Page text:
Back in 2011, Tim Raines jumped from 30.4% to 37.5% of the vote in support of his election to the Baseball Hall of Fame, as voted on by the Baseball Writers' Association of America. That winter, Raines talked about why he thought he was not getting the support necessary (75%) to make it into the Hall, explaining how the era and the city he played in might be at least partially responsible.
Raines, now 56, played for 23 seasons total from 1979-2002, collecting 2,605 hits overall, 430 doubles, 113 triples, 170 HR's, 980 RBIs and 808 steals, finishing his career with a .294/.385/.425 line.
His 808 stolen bases are the fifth most in major league history, behind only Ty Cobb (897), Billy Hamilton (914), Lou Brock (938) and Rickey Henderson (1,406).
"Especially after my era," Raines theorized, "the Steroid Era came in and then guys were putting up ungodly numbers, not to say that they took steroids, but during my day there was no talk about steroids and guys just played the game."
"I think it's kind of difficult for a reporter to look at guys of today and guys of yesterday and compare, because of the Steroid Era," he said.
"So hopefully guys are looking at those guys during the Steroid Era and saying well these guys did it without steroids I think they deserve it a little more than the guys [from the Steroid Era]."
Nothing against the city itself, but it didn't help, in his mind, that he played in Montreal for the first eleven years of his career, and played at the same time as the All-Time steals leader.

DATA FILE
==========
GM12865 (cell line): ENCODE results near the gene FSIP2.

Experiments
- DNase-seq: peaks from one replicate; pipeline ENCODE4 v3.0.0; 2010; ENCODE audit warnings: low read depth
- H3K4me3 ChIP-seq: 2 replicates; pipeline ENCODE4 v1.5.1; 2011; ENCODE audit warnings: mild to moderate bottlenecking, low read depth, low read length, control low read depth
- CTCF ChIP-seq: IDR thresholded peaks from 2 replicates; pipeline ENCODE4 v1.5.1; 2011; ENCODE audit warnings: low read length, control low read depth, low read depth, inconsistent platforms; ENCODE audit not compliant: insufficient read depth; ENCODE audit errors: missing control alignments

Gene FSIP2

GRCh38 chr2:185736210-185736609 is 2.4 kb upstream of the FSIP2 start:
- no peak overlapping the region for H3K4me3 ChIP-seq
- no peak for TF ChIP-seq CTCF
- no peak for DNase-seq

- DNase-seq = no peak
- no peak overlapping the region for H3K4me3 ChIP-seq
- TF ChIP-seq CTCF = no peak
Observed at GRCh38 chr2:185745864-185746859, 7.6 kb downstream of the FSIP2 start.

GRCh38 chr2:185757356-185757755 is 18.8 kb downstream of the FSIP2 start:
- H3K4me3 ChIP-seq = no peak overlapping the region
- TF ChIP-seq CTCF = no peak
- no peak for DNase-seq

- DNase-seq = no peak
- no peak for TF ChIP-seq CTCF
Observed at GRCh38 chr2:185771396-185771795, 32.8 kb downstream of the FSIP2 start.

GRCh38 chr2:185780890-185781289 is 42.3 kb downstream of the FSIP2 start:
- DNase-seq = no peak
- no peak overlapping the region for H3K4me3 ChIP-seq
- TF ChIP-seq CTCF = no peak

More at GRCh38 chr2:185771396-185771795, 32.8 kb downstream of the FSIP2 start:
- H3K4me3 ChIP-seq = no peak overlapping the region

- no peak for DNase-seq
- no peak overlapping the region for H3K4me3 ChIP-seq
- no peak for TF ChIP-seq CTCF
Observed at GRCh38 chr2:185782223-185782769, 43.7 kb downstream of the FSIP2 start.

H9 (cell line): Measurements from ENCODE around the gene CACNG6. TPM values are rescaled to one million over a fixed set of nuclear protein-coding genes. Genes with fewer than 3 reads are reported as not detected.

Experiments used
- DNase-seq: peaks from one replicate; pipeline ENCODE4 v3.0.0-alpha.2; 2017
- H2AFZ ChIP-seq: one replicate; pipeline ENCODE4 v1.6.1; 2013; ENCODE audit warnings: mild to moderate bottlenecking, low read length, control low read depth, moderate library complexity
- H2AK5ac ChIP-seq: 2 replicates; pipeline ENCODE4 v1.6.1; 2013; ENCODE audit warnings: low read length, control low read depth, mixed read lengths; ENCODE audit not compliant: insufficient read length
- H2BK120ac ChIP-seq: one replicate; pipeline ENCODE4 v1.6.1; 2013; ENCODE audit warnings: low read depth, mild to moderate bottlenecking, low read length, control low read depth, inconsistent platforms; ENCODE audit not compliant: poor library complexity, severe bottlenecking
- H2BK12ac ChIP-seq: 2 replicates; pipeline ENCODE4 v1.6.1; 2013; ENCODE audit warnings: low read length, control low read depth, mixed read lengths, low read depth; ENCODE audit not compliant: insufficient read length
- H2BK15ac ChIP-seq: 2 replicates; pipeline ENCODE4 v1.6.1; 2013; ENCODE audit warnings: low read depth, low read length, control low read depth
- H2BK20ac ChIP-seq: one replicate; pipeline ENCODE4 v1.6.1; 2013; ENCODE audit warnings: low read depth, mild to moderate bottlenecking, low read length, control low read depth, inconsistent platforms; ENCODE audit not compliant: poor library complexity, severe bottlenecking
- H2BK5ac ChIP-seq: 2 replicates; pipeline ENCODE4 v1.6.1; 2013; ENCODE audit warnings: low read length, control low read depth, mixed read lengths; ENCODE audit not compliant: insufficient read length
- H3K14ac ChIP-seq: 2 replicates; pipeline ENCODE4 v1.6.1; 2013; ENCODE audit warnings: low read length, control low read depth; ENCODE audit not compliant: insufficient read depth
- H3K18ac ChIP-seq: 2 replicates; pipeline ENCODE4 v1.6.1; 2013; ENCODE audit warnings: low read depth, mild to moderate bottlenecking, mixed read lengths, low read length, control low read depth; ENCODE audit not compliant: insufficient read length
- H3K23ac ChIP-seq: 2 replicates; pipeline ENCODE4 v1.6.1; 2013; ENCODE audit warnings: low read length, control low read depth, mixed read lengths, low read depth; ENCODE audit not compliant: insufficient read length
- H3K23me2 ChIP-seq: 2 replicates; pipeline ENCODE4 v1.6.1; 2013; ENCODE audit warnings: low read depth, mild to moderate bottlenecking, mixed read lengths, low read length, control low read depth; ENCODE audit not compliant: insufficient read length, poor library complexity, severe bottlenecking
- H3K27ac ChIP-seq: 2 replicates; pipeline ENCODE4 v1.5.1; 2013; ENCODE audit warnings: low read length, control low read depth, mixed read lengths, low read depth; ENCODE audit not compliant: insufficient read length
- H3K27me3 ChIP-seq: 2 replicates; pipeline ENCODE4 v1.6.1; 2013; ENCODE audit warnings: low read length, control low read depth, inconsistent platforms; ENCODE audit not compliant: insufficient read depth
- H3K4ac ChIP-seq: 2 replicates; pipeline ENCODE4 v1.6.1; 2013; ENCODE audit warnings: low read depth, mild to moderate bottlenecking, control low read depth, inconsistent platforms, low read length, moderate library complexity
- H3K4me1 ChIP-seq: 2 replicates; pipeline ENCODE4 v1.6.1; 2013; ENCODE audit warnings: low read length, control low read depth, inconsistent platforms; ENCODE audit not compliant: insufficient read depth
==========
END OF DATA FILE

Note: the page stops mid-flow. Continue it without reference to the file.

"I think those first eleven years, being in Montreal, and being compared to Rickey Henderson is tougher," Raines told MLB Network Radio that winter, "because this guy plays in Montreal, [and] no one really looked at the Expos as a team that compared to teams in the States during that time. We didn't have the coverage and media attention, so sure you heard my name, but a lot of people didn't actually see the differences between myself and Rickey, and I think we're a lot closer than people really expect."
Raines jumped to 48.7% of the vote in 2012, received 52.2% in 2013 and fell to 46.1% in 2014 before jumping back up to 55.0% in 2015.
This time around, the former Expo, Chicago White Sock, New York Yankee, Oakland A, Baltimore Oriole and Florida Marlin fell short again, receiving 69.8% of the vote in his next-to-last year on the ballot.
The prevailing sentiment seems to be that he will make in next season. If he doesn't make it next year, it will be up to the Veterans Committee.
Raines, on Twitter, thanked everyone for their support after tonight's results were revealed:
Finally, a heartfelt thank you to all the fans on Twitter/in person who continue to show love & support. My family and I are touched. (3/3)— Tim Raines (@TimRaines30) January 6, 2016
Congratulations to the two players who were elected to the Hall of Fame tonight:
Ken Griffey Jr., Mike Piazza elected to Baseball Hall of Fame. https://t.co/Qy37AW9GIJ— BBWAA (@officialBBWAA) January 6, 2016
When I was a kid I used to go to the mall just to go into Champs and watch the Griffey highlight real.— Ian Desmond (@IDesmond20) January 6, 2016
Juniors ball cap has to be backwards on his plaque right? #HOF2016— Bryce Harper (@Bharper3407) January 6, 2016